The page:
JUPITER’S MOONS JAN­UARY

Us­ing a small scope you’ll be able to spot Jupiter’s big­gest moons. Their po­si­tions change dra­mat­i­cally dur­ing the month, as shown on the di­a­gram. The line by each date on the left rep­re­sents 00:00 UT.

Sky at Night Magazine - - THE SKY GUIDE -

Mer­cury

Best time to see: 1 Jan­uary, 30 min­utes be­fore sun­rise Al­ti­tude: 1.5º (very low) Lo­ca­tion: Sagit­tar­ius Di­rec­tion: South­east Mer­cury starts Jan­uary as a morn­ing ob­ject but is so close to the Sun it’s dif­fi­cult to see. On 1 Jan­uary it’s at mag. –0.4, ap­pear­ing about an hour be­fore sun­rise above the south­east hori­zon. Su­pe­rior con­junc­tion oc­curs on 30 Jan­uary.

Mars

Best time to see: 1 Jan­uary, 18:00 UT Al­ti­tude: 36º Lo­ca­tion: Pisces Di­rec­tion: South Mars is an evening ob­ject in Pisces. Through a tele­scope, the mag. +0.5 planet ap­pears just 7 arc­sec­onds across on 1 Jan­uary, lo­cated south­east of the Cir­clet as­ter­ism. For the rest of the month Mars races east, re­main­ing in Pisces as it goes. By the end of the month, Mars is within the nar­row­ing wedge of stars rep­re­sent­ing the cord ty­ing the fishes of Pisces to­gether, slightly east of mag. +4.3 Ep­silon (¡) Pis­cium. The planet will dim to mag. +0.9 by 31 Jan­uary and tele­scop­i­cally will ap­pear just 6 arc­sec­onds across, its disc show­ing an 89%-lit phase.

Jupiter

Best time to see: 31 Jan­uary, from 06:00 UT Al­ti­tude: 7.5º (low) Lo­ca­tion: Ophi­uchus Di­rec­tion: South­east Jupiter rises a cou­ple of hours be­fore the Sun at the start of Jan­uary, shin­ing at mag. –1.6 against the stars rep­re­sent­ing Ophi­uchus’s legs. Mag. –4.4 Venus, Jupiter and mag. –0.4 Mer­cury ap­pear in a line on New Year’s Day, with a 21%-lit wan­ing cres­cent Moon 7° west of Venus. On 2 Jan­uary, the 13%-lit wan­ing cres­cent Moon sits be­tween Venus and Jupiter. On 3 Jan­uary a now 6%-lit Moon lies 2.3° north of Jupiter, an im­pres­sively close pair­ing. By the end of Jan­uary, Venus ap­pears to the east­north­east of Jupiter with both plan­ets re­joined by the wan­ing cres­cent Moon. On 30 Jan­uary the 25%-lit wan­ing Moon sits west of Jupiter. How­ever, this gets bet­ter the fol­low­ing morn­ing with a 17%-lit wan­ing cres­cent Moon lo­cated be­tween Venus and Jupiter – quite a spec­ta­cle for early ris­ers.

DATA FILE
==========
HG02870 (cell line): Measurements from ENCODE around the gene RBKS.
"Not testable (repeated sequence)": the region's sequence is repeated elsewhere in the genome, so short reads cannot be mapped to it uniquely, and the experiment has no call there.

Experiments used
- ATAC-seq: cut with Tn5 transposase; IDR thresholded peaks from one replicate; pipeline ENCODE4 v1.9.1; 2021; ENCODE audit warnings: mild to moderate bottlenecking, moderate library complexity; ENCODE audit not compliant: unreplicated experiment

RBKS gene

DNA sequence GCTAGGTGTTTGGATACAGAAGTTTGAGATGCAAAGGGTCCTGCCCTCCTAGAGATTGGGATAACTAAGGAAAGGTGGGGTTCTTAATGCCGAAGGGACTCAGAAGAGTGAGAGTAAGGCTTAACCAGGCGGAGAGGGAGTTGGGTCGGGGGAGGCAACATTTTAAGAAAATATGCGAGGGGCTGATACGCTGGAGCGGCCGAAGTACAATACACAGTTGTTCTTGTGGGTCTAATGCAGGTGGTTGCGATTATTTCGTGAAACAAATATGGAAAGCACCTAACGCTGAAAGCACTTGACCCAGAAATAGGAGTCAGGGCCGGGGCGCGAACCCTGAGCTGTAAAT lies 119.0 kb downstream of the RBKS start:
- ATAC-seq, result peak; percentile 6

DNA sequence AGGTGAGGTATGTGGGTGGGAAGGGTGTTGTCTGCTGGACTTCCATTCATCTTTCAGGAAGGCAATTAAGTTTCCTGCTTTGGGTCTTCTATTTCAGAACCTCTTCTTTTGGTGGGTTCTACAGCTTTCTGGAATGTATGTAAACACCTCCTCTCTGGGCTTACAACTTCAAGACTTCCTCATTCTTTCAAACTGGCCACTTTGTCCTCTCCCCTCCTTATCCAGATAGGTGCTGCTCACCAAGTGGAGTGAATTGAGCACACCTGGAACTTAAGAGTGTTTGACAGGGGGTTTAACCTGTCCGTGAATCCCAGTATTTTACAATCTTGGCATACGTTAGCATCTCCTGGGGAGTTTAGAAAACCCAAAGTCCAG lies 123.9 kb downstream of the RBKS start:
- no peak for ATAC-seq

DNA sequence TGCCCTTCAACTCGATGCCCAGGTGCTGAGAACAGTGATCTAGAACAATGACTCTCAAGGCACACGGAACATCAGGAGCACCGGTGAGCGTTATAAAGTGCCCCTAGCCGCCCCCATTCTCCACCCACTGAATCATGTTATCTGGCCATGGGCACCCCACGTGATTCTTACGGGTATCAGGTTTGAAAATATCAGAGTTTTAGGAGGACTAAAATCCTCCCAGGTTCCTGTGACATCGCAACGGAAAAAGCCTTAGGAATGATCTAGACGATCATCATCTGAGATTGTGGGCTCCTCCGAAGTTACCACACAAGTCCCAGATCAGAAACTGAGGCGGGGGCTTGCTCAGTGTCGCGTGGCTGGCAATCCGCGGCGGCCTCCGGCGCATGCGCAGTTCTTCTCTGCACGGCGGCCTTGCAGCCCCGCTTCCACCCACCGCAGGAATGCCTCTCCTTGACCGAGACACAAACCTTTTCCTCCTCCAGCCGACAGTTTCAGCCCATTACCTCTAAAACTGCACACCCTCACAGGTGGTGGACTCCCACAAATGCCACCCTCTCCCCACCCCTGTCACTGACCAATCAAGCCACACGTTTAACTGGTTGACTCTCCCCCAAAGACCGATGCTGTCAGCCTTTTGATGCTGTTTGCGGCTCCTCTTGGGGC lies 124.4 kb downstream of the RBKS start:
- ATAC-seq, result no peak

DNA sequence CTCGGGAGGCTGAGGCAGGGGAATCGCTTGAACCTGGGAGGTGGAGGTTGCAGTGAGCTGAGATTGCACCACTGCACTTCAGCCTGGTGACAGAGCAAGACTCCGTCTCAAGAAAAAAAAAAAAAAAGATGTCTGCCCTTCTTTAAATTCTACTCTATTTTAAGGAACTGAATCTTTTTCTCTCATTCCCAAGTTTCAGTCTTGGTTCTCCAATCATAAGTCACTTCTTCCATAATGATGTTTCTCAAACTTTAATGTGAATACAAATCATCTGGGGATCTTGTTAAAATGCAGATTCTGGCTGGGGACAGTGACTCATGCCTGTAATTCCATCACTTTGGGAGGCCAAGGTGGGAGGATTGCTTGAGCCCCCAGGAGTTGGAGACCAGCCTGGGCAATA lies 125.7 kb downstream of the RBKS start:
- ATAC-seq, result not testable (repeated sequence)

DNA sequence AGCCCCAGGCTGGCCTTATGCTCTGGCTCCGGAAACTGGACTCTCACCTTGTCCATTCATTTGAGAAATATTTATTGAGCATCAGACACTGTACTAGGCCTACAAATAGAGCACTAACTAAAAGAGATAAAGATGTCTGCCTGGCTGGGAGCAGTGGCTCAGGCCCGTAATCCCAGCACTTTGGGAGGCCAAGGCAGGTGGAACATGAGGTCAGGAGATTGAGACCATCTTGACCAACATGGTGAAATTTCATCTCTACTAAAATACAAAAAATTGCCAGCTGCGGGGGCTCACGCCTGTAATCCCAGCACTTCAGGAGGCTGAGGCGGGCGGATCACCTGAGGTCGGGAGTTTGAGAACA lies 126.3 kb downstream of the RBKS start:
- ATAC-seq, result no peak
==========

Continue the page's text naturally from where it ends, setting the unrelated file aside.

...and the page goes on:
Saturn

Best time to see: 31 Jan­uary, 1 hour be­fore sun­rise Al­ti­tude: 1.6º (very low) Lo­ca­tion: Sagit­tar­ius Di­rec­tion: South­east Saturn’s too close to the Sun to be seen prop­erly this month. It may be glimpsed with the naked eye low in the south­east to­wards the end of Jan­uary, join­ing a line-up with mag. –4.1 Venus and mag –1.7 Jupiter.

Uranus

Best time to see: 1 Jan­uary, 19:10 UT Al­ti­tude: 47º Lo­ca­tion: Pisces Di­rec­tion: South Uranus is a well-placed evening ob­ject at the start of Jan­uary, vis­i­ble around 18:00 UT on New Year’s Day, close to its high­est point in the sky due south. By the end of Jan­uary, it will have drifted west. In the­ory mag. +5.8 Uranus should just be vis­i­ble to the naked eye from a dark-sky lo­ca­tion. It’s cur­rently lo­cated in Pisces.

Nep­tune

Best time to see: 1 Jan­uary, 18:20 UT Al­ti­tude: 25.5º Lo­ca­tion: Aquar­ius Di­rec­tion: West of south Nep­tune is in the south­west as dark­ness falls at the start of the month, then creeps west­ward. It’s low in the west-south­west as the sky darkens at the end of Jan­uary, shin­ing at mag. +7.9 all month. You’ll need at least binoc­u­lars to see it against the eastern stars of Aquar­ius.

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